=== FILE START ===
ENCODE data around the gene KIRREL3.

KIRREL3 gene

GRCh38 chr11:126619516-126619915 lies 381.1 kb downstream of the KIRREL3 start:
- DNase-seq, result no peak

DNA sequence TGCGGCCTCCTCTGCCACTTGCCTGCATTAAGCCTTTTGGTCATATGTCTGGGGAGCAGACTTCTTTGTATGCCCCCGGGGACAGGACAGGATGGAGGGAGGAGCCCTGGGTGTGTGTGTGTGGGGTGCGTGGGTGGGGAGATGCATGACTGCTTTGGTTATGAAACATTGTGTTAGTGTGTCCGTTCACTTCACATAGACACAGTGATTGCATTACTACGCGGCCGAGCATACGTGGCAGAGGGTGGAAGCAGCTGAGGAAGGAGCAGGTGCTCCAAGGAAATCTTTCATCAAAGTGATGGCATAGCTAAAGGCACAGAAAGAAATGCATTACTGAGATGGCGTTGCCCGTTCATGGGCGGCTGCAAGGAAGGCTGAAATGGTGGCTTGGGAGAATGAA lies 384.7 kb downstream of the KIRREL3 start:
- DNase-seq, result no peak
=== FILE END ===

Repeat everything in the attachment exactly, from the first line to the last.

ENCODE data around the gene KIRREL3.

KIRREL3 gene

GRCh38 chr11:126619516-126619915 lies 381.1 kb downstream of the KIRREL3 start:
- DNase-seq, result no peak

DNA sequence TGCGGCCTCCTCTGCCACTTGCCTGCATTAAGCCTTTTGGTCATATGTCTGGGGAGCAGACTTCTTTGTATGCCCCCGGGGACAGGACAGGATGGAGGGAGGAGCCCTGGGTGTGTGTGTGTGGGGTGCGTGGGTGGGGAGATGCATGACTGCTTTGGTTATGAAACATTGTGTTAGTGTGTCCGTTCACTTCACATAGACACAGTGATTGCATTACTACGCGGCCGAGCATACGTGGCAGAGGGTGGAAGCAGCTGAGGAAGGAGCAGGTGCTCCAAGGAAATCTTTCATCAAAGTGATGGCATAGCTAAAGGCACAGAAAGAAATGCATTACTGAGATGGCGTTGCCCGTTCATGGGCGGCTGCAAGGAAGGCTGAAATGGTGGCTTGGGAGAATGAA lies 384.7 kb downstream of the KIRREL3 start:
- DNase-seq, result no peak